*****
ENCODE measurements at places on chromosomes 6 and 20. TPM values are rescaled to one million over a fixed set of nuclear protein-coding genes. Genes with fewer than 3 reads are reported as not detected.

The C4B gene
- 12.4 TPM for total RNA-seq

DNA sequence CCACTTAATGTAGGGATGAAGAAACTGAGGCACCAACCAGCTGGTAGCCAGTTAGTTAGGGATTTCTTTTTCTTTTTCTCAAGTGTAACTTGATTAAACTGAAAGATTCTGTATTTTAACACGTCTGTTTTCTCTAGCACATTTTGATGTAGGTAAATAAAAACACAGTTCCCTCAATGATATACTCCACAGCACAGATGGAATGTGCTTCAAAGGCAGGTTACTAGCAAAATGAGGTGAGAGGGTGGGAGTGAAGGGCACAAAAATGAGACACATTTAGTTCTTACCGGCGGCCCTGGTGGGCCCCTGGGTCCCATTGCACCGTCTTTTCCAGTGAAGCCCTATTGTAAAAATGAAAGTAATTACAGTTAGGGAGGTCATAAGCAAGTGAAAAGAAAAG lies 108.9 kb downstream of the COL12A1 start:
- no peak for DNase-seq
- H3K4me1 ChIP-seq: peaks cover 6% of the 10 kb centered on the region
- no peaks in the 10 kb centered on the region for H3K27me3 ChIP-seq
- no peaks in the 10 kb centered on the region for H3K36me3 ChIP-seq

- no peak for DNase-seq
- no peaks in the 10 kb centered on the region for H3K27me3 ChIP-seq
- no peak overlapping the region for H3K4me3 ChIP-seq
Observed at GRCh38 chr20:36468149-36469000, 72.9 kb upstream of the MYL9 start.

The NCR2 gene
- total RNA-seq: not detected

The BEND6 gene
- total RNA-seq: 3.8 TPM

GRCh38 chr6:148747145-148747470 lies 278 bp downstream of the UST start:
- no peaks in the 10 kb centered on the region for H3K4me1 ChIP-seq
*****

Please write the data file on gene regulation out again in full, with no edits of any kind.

ENCODE measurements at places on chromosomes 6 and 20. TPM values are rescaled to one million over a fixed set of nuclear protein-coding genes. Genes with fewer than 3 reads are reported as not detected.

The C4B gene
- 12.4 TPM for total RNA-seq

DNA sequence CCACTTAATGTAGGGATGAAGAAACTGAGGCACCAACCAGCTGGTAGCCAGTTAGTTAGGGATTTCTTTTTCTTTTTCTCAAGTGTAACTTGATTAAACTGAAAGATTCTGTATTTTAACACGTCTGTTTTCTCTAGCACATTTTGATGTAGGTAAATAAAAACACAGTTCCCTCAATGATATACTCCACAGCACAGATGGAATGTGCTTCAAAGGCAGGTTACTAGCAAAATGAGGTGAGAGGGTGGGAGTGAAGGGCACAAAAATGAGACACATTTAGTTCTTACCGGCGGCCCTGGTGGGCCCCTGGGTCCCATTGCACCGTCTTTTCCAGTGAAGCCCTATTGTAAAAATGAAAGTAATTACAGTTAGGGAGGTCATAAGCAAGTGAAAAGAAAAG lies 108.9 kb downstream of the COL12A1 start:
- no peak for DNase-seq
- H3K4me1 ChIP-seq: peaks cover 6% of the 10 kb centered on the region
- no peaks in the 10 kb centered on the region for H3K27me3 ChIP-seq
- no peaks in the 10 kb centered on the region for H3K36me3 ChIP-seq

- no peak for DNase-seq
- no peaks in the 10 kb centered on the region for H3K27me3 ChIP-seq
- no peak overlapping the region for H3K4me3 ChIP-seq
Observed at GRCh38 chr20:36468149-36469000, 72.9 kb upstream of the MYL9 start.

The NCR2 gene
- total RNA-seq: not detected

The BEND6 gene
- total RNA-seq: 3.8 TPM

GRCh38 chr6:148747145-148747470 lies 278 bp downstream of the UST start:
- no peaks in the 10 kb centered on the region for H3K4me1 ChIP-seq